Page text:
Cyber hygiene

Alternate format: Cyber hygiene (PDF, 121 KB)

Mobile Security

Mobile devices are attractive targets that provide unique opportunities for threat actors intent on gathering information. A compromised device has the potential to allow unauthorized access to your network, placing not only your own information at risk, but also that of your organization.

It is important to remember that Canada is an attractive target for cyber-threat actors.

  • Use a PIN or password to access the device and change these passwords regularly
  • Disable features not in use such as GPS, Bluetooth, or Wi-Fi
  • Avoid opening files, clicking links, or calling numbers contained in unsolicited text messages or e-mails
  • Maintain up-to-date software, including operating systems and applications
  • Do not use “Remember Me” features on websites and mobile applications — always type in your ID and password
  • Encrypt personal or sensitive GC data and messages
  • Understand the risks, keep track of your devices, and maintain situational awareness
  • Review and understand the privacy and access requirements of all apps before installing them on mobile devices
  • Delete all information stored on a device prior to discarding it
  • Do important tasks, like online banking on a private or known trusted network


  • Try using a memorable phrase to create a stronger password using a mix of characters. For example, phrase:
    “My jersey number when I played sports was 27!”
    Password: Mj#wIpsw27!
  • Be wary of your surroundings and always shield your keyboard or keypad when entering your password
  • Use different passwords for work and home accounts
  • Do not write your passwords under a keyboard, on sticky notes next to a computer or save them on the device itself as these are common places to look for passwords
  • If at any time you suspect that your password may have been compromised, act quickly and change it
  • Change passwords after returning from travel

E-mail spear phishing

Spear phishing is a tactic that uses social engineering to tailor e-mails to individuals or groups based o their line of work, interest, or personal characteristics. Spear phishing e-mails will be about a subject that is relevant to the recipient and will appear to be sent by a credible source.

How to detect a spear phishing e-mail

Before opening attachments or clicking on links, ensure that:

  • You really know who is sending the e-mail and that the tone is consistent for the sender
  • The content is really relevant to your work and not just related to your area of interest
  • The web-address or attachment is relevant to the content of the e-mail
  • You use extra caution if the e-mail is from a personal address (, or a suspicious domain

Social media tips

  • Use a unique password for every account
  • Ensure all available security and privacy options have been applied on your account
  • Review your account’s website security and privacy policies regularly for changes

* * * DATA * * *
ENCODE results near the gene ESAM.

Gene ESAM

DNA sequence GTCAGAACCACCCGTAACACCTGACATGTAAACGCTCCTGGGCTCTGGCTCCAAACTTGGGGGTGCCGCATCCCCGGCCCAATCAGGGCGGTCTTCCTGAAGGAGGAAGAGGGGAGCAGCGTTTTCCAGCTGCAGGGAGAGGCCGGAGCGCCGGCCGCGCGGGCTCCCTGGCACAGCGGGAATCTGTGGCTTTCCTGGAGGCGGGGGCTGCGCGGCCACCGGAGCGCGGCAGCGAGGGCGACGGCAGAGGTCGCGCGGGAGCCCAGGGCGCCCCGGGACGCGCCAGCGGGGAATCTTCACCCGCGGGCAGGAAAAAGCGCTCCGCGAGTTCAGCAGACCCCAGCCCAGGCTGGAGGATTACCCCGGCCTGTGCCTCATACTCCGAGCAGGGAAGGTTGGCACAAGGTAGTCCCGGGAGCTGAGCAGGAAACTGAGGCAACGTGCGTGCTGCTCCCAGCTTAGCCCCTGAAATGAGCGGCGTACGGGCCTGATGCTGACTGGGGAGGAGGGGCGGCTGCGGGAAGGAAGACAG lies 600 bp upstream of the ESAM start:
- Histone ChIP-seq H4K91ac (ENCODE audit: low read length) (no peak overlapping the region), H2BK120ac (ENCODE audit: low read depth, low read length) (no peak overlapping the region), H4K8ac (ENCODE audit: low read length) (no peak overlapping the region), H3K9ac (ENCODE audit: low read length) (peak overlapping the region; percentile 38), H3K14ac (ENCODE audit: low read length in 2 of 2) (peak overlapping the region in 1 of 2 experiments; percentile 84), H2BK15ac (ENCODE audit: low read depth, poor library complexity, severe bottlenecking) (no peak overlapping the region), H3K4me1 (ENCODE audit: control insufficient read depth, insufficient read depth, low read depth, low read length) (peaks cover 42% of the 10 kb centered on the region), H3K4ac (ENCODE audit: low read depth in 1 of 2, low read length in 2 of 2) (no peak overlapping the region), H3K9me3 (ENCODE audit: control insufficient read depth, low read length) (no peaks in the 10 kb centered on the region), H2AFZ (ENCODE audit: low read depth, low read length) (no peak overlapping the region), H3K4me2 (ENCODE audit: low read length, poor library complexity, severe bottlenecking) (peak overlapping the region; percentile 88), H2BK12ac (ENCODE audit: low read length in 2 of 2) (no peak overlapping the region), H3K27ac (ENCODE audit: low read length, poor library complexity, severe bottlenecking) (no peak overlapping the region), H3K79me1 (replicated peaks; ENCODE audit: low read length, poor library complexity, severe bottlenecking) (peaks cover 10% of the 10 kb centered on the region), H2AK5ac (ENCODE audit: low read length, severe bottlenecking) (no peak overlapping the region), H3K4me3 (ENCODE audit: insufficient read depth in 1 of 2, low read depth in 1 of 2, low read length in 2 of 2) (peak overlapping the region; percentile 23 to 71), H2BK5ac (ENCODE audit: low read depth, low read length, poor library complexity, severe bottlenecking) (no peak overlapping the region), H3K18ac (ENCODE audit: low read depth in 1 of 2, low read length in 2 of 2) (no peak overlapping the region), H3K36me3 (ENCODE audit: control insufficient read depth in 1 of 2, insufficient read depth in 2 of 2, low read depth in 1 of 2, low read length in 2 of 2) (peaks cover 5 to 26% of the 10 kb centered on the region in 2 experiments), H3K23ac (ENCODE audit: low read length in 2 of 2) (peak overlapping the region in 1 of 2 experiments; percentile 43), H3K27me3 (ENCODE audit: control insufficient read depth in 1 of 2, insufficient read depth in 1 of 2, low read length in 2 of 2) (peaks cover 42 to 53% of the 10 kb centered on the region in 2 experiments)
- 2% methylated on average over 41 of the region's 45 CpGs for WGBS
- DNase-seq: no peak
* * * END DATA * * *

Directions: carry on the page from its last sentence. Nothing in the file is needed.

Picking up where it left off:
• Be careful when accessing unknown website links or attachments
  • Report any suspected security incidents to your IT support team
  • Use judgement when posting personal information on social media platforms for both privacy and cyber security reasons

Quick reference guide (in Canada)

Understand the security measures that exist on your devices.

  • Voice Communication:
    Acceptable for non-sensitive information only
  • Texts and messaging apps:
    NOT acceptable for any sensitive communications
  • E-mail:
    Consult your IT support team before using your e-mail for sensitive communications

Travelling with your device

There are steps to take before, during, and after you travel to increase the security of the information stored on your mobile devices.

  • In some countries, hotel business centres and phone networks are monitored and rooms may even be searched
  • Senior officials and those working with valuable information are at higher risk of being targeted through their mobile device
  • Mobile devices are a prime target for theft — if stolen, the information contained within may be accessed and used for malicious purposes
  • Use a separate device specifically for travel purposes only — don't use your regular business or personally owned-device
  • Don’t use storage devices (ex: USB key) given to you, or purchased from unknown sources
  • Avoid using your own USB key in a foreign computer
  • Only use the charging equipment you brought
  • Change passwords after returning from travel

General prevention

  • Patch and update devices regularly:
    Having the latest security software, web browser and operating system are the best defenses against viruses, malware and other online threats. To defend against known risks turn on automatic updates if that’s an available option.
  • Protect internet connected devices:
    Use 2-step verification and basic security products, like anti-virus programs on web-enabled devices, to protect from viruses, malware, and unauthorized access.
  • WI-FI networks:
    Avoid joining public, unknown, or unsecured Wi-Fi networks.
  • Back up important data:
    Always back up important data on a separate local storage device.
  • Act quickly:
    If you are notified, become aware or even just suspect your computer is infected notify your IT support team.
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